Foreign Minister Yair Lapid decided to move the Israeli Embassy in Kyiv to Lviv on Monday in case Russia invades Ukraine.
Lviv is farther west and therefore a greater distance from the border on which Russia has amassed an estimated 160,000 to 190,000 troops.
Israel began providing consular services in Lviv last Thursday, and the rest of the Kyiv embassy’s operations will move there in the coming days.
“The Foreign Ministry is prepared for all developments, including the possibility of a land evacuation,” the ministry said. “In that framework, Israeli diplomats... serving in Poland, Slovakia, Romania, Moldova and Hungary visited border crossings with Ukraine and held meetings with the border authorities to ensure passage for Israeli citizens who may seek to leave Ukraine.”
Despite the efforts and the government’s entreaties over the past week, only about 4,000 out of an estimated 12,000 Israelis had left Ukraine as of Monday.
Regarding increasing talk by Israeli officials about following the US if it imposes sanctions on Russia, Lapid said Israel has its own considerations to weigh.
Israel “will do the right thing according to our set of values,” he said.
While Israel has “liberal democratic values,” there are other considerations as well, he added.
Lapid said Israel was “in a bit of a Baltic situation.”
“We have a kind of border with Russia... the important force inside Syria,” he said in an interview with Jerusalem Post editor-in-chief Yaakov Katz at the Israeli mission of the Conference of Presidents of Major American Jewish Organizations.
In addition, Russia and Ukraine have large Jewish communities, Lapid said, and therefore he has to be “more careful than any other foreign minister in the world.”
“I think there is an understanding of this,” he said. “This is where the special relationship [with the US] comes into play. They understand this because they understand us. We have a mutual vocabulary, a language that we share.”
Lapid said a Russian invasion of Ukraine was still avoidable and expressed hope that French President Emmanuel Macron’s mediation efforts will be fruitful.
“There is still enough room for a diplomatic effort to try to make this invasion, which looks inevitable, not happen,” he said.
During a Yesh Atid faction meeting later on Monday, Lapid said his fellow cabinet ministers should not comment on the situation in Ukraine.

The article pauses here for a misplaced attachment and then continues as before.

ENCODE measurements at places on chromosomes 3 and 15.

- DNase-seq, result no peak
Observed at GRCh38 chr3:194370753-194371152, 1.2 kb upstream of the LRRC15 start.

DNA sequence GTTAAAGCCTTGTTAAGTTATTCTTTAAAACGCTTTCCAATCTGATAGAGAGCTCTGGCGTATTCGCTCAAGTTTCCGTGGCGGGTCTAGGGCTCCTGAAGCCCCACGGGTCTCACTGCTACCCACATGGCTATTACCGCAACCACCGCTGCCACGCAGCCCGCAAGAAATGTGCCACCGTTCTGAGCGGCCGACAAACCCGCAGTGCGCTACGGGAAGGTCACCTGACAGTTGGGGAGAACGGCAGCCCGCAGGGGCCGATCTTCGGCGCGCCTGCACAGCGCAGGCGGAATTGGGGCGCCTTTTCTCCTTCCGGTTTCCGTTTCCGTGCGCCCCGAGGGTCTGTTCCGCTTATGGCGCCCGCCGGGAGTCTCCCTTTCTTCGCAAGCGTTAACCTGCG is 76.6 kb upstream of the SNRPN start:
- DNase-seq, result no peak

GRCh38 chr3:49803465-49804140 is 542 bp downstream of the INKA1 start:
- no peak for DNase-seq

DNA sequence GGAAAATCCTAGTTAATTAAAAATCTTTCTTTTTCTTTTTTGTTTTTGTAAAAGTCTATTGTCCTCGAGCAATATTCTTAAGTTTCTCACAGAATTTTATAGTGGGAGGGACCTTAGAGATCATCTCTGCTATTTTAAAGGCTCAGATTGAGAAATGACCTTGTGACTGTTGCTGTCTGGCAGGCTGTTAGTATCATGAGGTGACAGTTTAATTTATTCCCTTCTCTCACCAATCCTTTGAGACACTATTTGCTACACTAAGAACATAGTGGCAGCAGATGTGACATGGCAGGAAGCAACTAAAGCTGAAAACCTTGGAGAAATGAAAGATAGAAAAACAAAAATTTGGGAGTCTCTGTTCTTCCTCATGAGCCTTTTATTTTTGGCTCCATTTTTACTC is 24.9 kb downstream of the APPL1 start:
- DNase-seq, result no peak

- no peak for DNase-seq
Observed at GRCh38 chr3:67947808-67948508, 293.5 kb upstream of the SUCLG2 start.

Lapid’s remarks came the day after an interview in which he was widely reported as having said Israel was considering sanctions. The quotes were repeated in many Israeli outlets as well as on Russian state media, though Lapid’s spokesman said he had been misunderstood.
Channel 12 anchor Oded Ben-Ami asked Lapid, “If the Americans indeed impose sanctions, will we participate and impose sanctions on Russia, taking into consideration all of the considerations you talked about and the importance of our relationship with Russia?”
“Look, we will have to consider it,” Lapid said. “That is not the situation. You must understand, we are not there... At this stage, our intelligence assessment is different from that of the Americans and the Brits and is closer to that of some of our European allies. We are acting cautiously and need to act cautiously. What you’re talking about, when we get there, we’ll take care of it.”
When asked by Channel 12 on Monday about Lapid’s comments, Diaspora Affairs Minister Nachman Shai said: “It is clear that in this story, our heart is with one side, with the Americans. We are trying, and I think we are doing it well, to maneuver between all the forces involved without taking a clear public stance, with the hope that the crisis will end without fire, without casualties and without a military confrontation.”
While Israel and the US share history, interests and values, Russia “is our next door neighbor... in the Mediterranean basin and over Syria,” he said.
Knesset Foreign Affairs and Defense Committee chairman Ram Ben Barak said he hopes Israel will not reach a situation in which it will have to join sanctions on Russia.
“In the end, if we ever have to choose a side, we will pick the American side,” Ben Barak told 103FM.
Transportation Minister Merav Michaeli told 103FM: “There is no question that the special relationship between Israel and the US, which this government is working on rehabilitating and rebuilding, is not the same as Israeli relations with Russia.”
Earlier this month, Prime Minister Naftali Bennett instructed ministers not to express opinions about the tensions on the Russia-Ukraine border and to focus only on helping Israelis leave Ukraine.
He reiterated the government’s warning to Israeli citizens in Ukraine at Sunday’s cabinet meeting.
“This is not the time to say, ‘It’ll be OK,’” Bennett said. “It’s better to be inconvenienced now than to be in real danger later. Come home.”